Ichikawa: From my position overseeing the design work, what I was looking for in the S series was the embodiment of the quintessential Sony design. But unfortunately, there are no guidebooks out there telling us how to make the quintessential Sony design, or even what exactly that is. One method was the use of the stick controller shape, a symbol of the WALKMAN®, in the sports models. Meanwhile, in the NW-S700F/S600 series, the curved surfaces hold a powerful allure. Across the front and back and over every area, it seems as though a secret narrative is being told. The design is simple yet intense.
I think that both are quintessential WALKMAN® designs. Since the WALKMAN® is a brand with a long history, many different models have been produced over the years. However, it seems to me that all these models have the same design objective. Put simply, our objective is to design an icon. The S series continues this tradition--the design is instantly memorable; indeed, anyone can redraw it themselves from memory. But the danger inherent in such a design is that it will be so simple that the manufacturer and brand will be unclear, and it will leave no impression at all. To be iconic, a design must have both simplicity and identity. This is what makes it so difficult to create. This is what makes it so powerful.
Normally, the originality of a brand with a history as long as the WALKMAN® portable audio players will fade or be diluted as the product type matures. Too many extras are added to the design in an attempt to innovate, and the original iconic qualities are weakened. But the WALKMAN® does not fall into this trap: rather, it continues to be an iconic design with a high level of originality. The S series skillfully continues and evolves this tradition.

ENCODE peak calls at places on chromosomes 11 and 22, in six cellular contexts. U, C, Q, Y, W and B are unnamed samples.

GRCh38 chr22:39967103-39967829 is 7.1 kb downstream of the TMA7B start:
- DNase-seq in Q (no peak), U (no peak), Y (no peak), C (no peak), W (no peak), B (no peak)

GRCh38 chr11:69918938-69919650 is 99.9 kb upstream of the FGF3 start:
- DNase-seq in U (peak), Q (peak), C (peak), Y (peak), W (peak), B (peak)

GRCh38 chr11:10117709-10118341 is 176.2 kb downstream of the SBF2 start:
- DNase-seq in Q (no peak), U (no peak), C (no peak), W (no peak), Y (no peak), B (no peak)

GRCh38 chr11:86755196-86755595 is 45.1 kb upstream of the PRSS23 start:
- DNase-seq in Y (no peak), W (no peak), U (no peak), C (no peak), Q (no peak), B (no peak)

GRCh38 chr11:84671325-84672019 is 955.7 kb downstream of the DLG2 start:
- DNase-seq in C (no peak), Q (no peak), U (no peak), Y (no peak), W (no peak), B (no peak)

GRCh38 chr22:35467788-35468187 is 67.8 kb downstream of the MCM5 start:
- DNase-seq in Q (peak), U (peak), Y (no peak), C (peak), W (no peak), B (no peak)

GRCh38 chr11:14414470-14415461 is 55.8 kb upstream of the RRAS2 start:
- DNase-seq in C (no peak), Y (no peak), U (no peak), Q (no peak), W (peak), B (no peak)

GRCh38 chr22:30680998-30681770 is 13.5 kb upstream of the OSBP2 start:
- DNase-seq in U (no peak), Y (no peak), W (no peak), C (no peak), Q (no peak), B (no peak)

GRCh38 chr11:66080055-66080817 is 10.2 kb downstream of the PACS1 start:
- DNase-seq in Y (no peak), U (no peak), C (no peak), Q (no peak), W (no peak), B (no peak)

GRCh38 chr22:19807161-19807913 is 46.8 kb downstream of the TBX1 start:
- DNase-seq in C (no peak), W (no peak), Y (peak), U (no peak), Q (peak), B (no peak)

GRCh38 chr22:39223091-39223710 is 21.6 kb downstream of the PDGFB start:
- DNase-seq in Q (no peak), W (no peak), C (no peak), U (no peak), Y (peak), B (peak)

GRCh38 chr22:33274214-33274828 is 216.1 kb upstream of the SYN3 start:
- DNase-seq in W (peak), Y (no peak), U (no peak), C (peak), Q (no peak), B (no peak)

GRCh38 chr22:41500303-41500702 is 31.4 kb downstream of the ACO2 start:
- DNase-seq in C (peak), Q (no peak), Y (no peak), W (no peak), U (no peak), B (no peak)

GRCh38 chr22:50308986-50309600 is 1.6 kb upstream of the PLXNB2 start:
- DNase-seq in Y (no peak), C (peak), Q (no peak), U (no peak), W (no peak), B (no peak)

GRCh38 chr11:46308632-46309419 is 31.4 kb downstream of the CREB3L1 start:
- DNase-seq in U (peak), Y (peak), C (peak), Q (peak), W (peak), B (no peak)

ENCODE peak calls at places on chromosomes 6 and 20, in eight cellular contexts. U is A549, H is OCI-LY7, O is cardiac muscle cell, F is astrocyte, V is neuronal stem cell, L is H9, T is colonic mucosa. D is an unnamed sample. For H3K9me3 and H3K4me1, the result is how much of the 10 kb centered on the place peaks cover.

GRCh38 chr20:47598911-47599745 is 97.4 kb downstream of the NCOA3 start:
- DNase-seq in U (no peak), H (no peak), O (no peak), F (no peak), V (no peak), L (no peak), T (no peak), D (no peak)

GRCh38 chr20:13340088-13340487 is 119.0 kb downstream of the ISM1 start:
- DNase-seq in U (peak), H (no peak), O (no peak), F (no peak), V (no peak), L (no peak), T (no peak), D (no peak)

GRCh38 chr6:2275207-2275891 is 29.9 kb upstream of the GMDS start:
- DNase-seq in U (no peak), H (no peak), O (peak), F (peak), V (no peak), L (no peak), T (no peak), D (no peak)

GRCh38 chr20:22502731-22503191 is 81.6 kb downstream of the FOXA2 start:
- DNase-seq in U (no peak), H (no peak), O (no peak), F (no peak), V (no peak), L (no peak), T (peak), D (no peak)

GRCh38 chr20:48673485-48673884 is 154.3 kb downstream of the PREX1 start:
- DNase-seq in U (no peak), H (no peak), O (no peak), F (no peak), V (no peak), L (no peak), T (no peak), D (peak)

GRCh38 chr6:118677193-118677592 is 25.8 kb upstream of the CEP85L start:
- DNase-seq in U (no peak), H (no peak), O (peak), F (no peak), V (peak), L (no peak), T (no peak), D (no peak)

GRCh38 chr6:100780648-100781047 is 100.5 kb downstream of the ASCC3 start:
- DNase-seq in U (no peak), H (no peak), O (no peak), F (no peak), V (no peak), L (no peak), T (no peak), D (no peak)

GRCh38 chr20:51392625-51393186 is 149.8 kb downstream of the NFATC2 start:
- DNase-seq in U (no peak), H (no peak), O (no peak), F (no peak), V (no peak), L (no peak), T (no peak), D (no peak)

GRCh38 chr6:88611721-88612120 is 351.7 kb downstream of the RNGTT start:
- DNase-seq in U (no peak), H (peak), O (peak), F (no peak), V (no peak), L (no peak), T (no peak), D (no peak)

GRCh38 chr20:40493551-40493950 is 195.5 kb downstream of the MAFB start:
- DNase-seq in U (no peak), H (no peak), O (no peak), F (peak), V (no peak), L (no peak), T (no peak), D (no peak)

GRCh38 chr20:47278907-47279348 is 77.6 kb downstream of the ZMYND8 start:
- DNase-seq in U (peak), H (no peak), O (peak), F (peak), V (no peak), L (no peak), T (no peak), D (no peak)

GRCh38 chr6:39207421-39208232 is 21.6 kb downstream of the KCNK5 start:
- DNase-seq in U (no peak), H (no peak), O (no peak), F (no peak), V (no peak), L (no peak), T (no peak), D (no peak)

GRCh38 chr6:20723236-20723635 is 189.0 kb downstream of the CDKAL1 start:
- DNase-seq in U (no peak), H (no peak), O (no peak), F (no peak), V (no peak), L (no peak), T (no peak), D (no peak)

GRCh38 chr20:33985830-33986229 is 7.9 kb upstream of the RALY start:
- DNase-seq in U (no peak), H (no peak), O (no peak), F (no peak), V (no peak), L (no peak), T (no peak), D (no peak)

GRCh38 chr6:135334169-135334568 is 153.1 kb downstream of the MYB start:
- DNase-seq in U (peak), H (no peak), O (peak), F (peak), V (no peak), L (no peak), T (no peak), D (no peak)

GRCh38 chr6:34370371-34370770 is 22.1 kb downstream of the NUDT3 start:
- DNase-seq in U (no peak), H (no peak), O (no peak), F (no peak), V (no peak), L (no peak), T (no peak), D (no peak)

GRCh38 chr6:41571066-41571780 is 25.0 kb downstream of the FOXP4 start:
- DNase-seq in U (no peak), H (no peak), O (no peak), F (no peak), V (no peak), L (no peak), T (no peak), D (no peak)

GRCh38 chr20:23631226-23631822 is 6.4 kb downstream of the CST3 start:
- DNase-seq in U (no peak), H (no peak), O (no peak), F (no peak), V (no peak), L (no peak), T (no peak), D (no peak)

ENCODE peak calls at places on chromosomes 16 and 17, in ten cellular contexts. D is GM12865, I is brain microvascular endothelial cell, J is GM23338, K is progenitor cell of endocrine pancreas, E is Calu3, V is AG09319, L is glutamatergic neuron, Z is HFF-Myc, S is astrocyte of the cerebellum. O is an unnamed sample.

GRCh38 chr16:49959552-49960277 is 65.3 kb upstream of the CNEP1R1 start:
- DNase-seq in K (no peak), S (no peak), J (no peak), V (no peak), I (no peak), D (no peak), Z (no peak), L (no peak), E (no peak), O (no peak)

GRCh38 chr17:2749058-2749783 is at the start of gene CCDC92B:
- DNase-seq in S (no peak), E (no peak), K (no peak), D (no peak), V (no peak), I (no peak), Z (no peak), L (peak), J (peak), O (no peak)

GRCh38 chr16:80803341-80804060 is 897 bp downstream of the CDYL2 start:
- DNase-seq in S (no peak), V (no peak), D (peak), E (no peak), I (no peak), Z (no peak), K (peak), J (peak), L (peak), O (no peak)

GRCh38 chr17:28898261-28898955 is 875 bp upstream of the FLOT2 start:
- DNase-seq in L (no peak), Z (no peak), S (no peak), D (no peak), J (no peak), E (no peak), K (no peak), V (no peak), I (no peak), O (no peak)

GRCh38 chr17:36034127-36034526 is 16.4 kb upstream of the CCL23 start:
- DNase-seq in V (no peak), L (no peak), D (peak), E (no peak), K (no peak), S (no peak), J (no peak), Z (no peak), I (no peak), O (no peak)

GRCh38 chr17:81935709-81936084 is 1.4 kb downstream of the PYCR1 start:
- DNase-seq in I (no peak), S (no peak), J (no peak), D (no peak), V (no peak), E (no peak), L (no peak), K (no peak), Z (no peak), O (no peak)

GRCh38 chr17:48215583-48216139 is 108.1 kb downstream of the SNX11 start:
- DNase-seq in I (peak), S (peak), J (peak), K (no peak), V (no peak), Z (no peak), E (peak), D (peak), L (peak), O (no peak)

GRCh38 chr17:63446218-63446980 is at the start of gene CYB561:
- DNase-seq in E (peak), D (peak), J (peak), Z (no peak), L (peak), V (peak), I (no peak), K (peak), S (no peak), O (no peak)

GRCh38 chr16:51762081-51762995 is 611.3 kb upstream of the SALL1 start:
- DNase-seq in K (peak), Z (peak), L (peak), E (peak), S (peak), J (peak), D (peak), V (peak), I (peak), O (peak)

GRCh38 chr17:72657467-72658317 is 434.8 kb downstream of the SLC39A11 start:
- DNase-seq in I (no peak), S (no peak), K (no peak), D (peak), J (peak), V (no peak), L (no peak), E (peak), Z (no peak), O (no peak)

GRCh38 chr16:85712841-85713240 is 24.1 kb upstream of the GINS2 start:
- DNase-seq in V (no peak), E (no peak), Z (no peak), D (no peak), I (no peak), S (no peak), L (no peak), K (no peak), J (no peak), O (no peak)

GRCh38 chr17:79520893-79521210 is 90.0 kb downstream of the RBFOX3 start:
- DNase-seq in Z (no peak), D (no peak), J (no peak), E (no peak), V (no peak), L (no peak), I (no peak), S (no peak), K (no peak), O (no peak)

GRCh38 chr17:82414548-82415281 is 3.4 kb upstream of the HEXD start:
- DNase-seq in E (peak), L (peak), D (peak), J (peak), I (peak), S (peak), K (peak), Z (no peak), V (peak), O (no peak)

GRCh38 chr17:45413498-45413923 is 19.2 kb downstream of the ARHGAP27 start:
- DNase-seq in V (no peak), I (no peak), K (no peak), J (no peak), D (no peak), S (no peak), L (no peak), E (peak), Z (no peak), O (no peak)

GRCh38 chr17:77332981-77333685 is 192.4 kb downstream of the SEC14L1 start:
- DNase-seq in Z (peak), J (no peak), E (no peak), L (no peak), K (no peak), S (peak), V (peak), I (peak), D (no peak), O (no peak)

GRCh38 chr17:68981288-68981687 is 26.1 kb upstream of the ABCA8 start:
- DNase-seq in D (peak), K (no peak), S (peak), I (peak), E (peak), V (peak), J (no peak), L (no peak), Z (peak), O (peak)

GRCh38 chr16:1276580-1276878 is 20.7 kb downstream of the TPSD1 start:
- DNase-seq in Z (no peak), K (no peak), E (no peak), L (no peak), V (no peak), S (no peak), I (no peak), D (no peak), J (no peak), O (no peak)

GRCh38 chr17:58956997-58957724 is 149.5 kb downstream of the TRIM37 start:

Shimizu: No matter how original or iconic the qualities in a design, it means nothing if they cannot be realized in the actual product. Batteries and audio circuits are usually boxy or plate-like, and fitting them into a stick-type container was achievable only thanks to the enthusiasm of our engineers.
The same was true for the jog shuttle. If it had not been for this design, it would have been easy to make the model waterproof. But in our design, a lever was positioned to on the inner side of the jog shuttle and directly connected to the internal structure of the stick, so that the movement was transmitted mechanically. With this structure, we could not make it waterproof. When our engineers tackled this problem, they had to design a new magnetic sensor. The use of magnetic detection to control the movement of the jog shuttle eliminated the need for a direct mechanical connection. Even if the jog shuttle is removed, there is no hole in the stick, and only a spring is needed to retain the shuttle and produce click operation. The effects and reliability of this new device had to be tested thoroughly, which put a lot of strain on the engineering team. We designers were very lucky to have such committed engineers.